Remember how Duke University is claiming it would violate student privacy law if it revealed anything about the student it claimed hung a noose on campus last week?
Specifically the Family Educational Rights and Privacy Act, which applies to academic information about students?
Which only makes it sound like the noose hanging was a politically motivated hoax and the school’s trying to avoid embarrassment?
A college in New York isn’t showing the same reticence when it comes to a student accused of scrawling swastikas in a dorm.
The Journal News of Westchester County reports:
Raymond Turchioe, 18, of York City was arrested Thursday night by Purchase College police and charged with first-degree aggravated harassment, a felony. …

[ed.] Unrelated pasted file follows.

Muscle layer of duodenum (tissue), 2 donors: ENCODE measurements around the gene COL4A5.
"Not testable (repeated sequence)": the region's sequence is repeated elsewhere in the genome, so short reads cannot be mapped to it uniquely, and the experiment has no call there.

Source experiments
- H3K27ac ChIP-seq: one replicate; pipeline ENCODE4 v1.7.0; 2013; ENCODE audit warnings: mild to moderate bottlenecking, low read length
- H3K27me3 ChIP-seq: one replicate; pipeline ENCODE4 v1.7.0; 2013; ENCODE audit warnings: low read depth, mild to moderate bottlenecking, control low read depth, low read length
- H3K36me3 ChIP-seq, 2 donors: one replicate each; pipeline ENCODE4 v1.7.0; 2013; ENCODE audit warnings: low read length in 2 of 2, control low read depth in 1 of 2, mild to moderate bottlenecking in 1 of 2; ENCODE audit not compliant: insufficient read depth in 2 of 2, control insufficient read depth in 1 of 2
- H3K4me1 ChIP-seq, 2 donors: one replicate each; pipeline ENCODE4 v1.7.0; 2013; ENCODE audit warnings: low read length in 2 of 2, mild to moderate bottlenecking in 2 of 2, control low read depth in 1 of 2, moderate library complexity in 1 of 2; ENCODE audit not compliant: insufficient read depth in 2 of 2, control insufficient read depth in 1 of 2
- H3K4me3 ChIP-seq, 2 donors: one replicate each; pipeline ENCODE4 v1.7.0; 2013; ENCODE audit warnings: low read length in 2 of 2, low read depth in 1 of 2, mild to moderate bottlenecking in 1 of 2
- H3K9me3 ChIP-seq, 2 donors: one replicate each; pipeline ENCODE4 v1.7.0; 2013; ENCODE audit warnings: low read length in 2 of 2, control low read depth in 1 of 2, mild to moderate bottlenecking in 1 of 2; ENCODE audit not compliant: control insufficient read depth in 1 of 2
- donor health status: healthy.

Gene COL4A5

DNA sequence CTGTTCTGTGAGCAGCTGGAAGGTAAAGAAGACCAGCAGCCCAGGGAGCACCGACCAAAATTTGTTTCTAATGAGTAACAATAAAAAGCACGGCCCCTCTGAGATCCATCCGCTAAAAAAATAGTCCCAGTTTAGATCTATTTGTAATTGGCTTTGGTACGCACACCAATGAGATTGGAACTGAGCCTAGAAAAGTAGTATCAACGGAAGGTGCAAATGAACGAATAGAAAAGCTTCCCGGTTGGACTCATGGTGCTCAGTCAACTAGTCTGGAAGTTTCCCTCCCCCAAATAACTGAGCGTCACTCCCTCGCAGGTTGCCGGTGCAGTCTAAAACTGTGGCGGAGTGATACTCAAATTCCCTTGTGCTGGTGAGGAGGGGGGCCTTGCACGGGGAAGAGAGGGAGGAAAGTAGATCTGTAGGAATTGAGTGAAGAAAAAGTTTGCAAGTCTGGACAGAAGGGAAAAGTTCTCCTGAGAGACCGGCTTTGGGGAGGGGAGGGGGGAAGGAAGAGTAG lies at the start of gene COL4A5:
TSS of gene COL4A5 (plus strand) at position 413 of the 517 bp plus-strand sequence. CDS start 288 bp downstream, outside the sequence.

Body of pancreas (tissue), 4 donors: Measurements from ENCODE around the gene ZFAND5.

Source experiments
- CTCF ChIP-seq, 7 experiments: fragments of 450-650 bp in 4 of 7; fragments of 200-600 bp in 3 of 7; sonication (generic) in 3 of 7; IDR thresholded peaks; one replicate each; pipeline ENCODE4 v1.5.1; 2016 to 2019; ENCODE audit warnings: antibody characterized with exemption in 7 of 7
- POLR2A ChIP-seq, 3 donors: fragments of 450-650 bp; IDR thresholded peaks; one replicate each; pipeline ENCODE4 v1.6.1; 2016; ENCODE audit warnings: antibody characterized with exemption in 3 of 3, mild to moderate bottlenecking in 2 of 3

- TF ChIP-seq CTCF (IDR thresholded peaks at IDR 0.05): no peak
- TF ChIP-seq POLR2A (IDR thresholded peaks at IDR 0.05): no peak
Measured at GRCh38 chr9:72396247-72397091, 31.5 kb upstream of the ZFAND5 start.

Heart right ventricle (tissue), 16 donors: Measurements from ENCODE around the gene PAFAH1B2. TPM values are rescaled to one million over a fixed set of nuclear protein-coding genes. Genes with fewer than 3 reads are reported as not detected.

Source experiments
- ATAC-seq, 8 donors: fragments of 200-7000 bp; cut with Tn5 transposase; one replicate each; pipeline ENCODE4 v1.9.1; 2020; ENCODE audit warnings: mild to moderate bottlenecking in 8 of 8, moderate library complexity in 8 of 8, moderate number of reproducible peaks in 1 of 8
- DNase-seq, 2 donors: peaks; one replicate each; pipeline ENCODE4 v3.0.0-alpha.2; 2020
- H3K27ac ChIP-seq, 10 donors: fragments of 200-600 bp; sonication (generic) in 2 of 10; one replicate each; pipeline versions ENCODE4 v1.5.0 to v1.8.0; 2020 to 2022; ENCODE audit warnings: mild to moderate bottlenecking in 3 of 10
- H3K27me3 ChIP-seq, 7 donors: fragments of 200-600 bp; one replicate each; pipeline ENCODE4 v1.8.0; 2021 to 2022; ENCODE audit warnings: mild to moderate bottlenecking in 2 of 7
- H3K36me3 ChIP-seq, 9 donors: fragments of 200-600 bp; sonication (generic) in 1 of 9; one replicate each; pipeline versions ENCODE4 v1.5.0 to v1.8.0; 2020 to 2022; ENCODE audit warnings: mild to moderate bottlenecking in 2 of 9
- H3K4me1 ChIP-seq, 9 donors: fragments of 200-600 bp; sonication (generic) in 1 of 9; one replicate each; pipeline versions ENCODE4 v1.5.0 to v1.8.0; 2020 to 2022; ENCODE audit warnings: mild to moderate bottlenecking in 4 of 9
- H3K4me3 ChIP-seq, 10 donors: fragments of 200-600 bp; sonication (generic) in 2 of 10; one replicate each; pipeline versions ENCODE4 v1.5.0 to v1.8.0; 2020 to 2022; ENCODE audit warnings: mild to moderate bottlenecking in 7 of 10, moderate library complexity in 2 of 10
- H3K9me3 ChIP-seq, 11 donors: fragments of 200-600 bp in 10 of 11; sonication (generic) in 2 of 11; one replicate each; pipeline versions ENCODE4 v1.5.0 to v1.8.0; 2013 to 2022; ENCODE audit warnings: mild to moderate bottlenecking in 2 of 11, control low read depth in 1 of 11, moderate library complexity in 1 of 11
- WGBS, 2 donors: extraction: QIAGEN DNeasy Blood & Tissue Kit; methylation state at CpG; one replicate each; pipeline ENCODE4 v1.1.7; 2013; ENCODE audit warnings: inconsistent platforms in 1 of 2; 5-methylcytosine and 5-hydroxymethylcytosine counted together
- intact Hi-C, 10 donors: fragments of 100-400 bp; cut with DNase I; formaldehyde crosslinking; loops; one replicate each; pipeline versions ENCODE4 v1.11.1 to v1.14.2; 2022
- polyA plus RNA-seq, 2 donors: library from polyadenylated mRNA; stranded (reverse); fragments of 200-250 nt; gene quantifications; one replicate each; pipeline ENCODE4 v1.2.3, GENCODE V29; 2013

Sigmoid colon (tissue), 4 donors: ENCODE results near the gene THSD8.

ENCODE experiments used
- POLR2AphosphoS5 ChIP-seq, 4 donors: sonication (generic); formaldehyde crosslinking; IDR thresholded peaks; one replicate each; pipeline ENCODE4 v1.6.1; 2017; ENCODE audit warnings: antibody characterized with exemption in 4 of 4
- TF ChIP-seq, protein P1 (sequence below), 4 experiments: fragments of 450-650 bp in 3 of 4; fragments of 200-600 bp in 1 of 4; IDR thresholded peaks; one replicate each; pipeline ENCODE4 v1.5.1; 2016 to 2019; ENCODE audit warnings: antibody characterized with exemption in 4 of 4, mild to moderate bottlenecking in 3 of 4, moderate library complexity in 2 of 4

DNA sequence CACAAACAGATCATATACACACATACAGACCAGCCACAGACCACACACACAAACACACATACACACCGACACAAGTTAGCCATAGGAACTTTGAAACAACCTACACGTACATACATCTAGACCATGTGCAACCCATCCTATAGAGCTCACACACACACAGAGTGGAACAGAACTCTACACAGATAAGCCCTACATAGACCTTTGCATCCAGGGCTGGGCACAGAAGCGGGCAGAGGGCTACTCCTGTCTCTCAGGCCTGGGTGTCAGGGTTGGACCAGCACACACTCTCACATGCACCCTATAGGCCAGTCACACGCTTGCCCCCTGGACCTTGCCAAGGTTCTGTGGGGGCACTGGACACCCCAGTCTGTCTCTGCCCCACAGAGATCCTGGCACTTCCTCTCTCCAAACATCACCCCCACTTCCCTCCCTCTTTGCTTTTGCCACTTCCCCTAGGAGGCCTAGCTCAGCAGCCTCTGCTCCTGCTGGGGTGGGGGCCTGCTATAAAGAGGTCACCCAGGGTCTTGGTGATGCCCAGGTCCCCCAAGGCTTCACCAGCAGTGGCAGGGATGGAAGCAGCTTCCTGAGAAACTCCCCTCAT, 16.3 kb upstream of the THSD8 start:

The police complaint states that Turchioe drew swastikas in Farside dormitory at about 3 a.m. on March 17. …
The complaint states that Turchioe etched or drew multiple swastikas in the dorm, believing it was occupied by members of the Jewish faith, “causing alarm, fear, and annoyance to the residents.” …
The Westchester County District Attorney’s Office’s Bias Crime Unit has been investigating the graffiti with SUNY Purchase police.
Turchioe, who is white, has been suspended on an interim basis, and he’s not allowed back on campus until a hearing is set, “some time after spring break,” the News reports.
There’s one major difference between the Duke and Purchase cases: The unnamed Duke student, whom the school refuses to even identify as a man or woman (or genderqueer, for that matter), let alone by ethnicity or motivation, apparently hasn’t been charged yet.
But it’s hard to see what’s the difference between hanging a noose on a Southern campus and scrawling swastikas in a dorm you believe to include Jewish students. Why wouldn’t a noose-hanger be arrested?
Perhaps because Duke learned the hanging wasn’t motivated by “bias,” but by a desire to give credence to racial demands by special interests at Duke?